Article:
Dietary problems of phenylketonuria: Effect on CNS transmitters and their possible role in behaviour and neuropsychological function
- Cite this article as:
- Güttler, F. & Lou, H. J Inherit Metab Dis (1986) 9(Suppl 2): 169. doi:10.1007/BF01799701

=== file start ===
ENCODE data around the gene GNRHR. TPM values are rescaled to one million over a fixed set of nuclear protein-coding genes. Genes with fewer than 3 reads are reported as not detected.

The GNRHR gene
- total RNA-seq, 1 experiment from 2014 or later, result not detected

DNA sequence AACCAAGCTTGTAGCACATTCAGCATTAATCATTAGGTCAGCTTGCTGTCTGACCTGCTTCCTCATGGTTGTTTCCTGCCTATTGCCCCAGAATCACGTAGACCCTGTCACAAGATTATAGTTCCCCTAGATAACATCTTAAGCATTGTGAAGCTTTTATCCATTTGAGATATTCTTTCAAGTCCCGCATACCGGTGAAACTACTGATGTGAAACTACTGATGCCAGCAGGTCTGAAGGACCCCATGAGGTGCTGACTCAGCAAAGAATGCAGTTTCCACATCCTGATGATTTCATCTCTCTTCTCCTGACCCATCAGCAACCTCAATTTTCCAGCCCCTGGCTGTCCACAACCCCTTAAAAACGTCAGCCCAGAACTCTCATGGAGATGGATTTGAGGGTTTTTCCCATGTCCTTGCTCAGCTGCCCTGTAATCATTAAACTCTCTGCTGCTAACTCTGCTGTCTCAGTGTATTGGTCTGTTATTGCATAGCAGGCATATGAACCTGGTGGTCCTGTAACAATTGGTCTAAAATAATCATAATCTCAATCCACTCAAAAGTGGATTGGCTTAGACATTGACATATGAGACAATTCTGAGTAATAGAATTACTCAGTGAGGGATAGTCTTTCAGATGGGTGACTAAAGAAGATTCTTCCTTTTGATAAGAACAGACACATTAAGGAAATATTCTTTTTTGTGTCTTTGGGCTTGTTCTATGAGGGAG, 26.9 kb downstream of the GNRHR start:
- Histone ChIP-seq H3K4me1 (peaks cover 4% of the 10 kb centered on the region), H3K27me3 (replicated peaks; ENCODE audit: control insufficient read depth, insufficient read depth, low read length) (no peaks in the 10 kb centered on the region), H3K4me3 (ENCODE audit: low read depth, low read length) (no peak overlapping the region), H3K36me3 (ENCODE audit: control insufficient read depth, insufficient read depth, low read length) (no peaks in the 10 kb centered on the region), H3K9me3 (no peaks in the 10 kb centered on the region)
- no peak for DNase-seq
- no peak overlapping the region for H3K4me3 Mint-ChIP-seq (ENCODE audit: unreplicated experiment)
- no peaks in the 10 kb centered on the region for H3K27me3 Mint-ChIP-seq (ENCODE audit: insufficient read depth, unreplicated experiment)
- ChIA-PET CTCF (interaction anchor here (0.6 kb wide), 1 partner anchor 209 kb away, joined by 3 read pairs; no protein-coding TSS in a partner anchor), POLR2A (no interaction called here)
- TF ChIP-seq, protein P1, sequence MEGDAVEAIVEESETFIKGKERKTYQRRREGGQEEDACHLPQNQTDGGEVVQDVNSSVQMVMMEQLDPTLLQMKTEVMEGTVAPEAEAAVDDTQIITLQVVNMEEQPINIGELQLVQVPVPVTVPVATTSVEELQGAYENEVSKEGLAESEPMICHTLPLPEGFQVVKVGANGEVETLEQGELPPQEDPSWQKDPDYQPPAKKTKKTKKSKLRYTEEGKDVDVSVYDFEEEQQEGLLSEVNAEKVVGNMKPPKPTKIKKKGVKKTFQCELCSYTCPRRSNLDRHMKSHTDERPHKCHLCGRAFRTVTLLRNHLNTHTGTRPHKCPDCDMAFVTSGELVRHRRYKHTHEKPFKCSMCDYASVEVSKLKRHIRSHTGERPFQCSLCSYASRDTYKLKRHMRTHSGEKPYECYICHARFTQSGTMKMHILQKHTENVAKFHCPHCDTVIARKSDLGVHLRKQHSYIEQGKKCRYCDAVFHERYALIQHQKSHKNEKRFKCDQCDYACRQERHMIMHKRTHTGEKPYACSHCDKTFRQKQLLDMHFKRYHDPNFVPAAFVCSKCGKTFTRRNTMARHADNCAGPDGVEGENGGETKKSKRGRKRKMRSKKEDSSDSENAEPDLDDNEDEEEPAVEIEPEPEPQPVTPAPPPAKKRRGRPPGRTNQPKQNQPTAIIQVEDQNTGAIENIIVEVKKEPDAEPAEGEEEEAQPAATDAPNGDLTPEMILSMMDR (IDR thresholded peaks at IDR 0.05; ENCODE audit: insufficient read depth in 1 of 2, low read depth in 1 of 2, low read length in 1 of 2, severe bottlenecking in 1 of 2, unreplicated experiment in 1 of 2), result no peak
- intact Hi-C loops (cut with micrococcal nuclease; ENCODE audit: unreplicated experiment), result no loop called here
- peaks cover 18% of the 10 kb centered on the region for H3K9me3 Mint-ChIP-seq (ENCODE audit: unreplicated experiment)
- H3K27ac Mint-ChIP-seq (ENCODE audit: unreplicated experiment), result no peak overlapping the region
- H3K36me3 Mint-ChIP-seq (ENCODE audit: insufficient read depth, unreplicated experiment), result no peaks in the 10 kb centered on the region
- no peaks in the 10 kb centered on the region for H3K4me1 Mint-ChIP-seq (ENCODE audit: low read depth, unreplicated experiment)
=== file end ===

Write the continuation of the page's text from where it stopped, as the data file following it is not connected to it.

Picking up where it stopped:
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Thirty years ago it was observed that the synthesis of serotonin, dopamine and norepinephrine was impaired in untreated phenylketonuria (PKU) as judged either by a decreased concentration in the blood or decreased excretion in the urine of these neurotransmitters, or of their meta10545tes, 5-hydroxyindoleacetic acid (5-HIAA) and homovanillic acid (HVA). Fifteen years later, when early treatment of PKU with a phenylalanine restricted diet was routinely introduced, an inverse relationship was found between phenylalanine levels and the urinary excretion of dopamine and serotonin. An inverse relationship between blood phenylalanine levels and cerebrospinal fluid (CSF) concentrations of HVA and 5-HIAA has repeatedly been reported during the past 10 years. Recently, the effect of the discontinuation of diet in PKU on the synthesis of dopamine, norepinephrine and serotonin has been examined, and the possible relationship between low levels of these neurotransmitters and impaired performance on neuropsychological tests has been evaluated. In some PKU patients the performance on neuropsychological tests of higher integrative function is impaired after discontinuation of diet, especially when blood phenylalanine values exceed 1200 µmol/L, and the patients often complain of lack of concentration and emotional instability. When these patients return to a ‘relaxed’ phenyalanine restricted, tyrosine enriched diet, the impaired neuropsychological and behavioural functions appear to be reversible. One mechanism may involve an impaired synthesis of dopamine and serotonin, as the improvement is accompanied by an increase in dopamine and serotonin excretion and a significant increase in CSF concentrations of HVA and 5-HIAA. Quite recently it has been observed that supplementation of a free diet with tyrosine (approximately 150 mg/kg) seemed to improve personality, behaviour, reaction time or reaction time variability in patients off diet. Plasma tyrosine and CSF HVA concentrations increased significantly. Plasma phenylalanine levels remained high (>1200 µmol/L). Supplementation of a normal diet with tyrosine and tryptophan may prevent mental and neuropsychological dysfunction following diet discontinuation in PKU.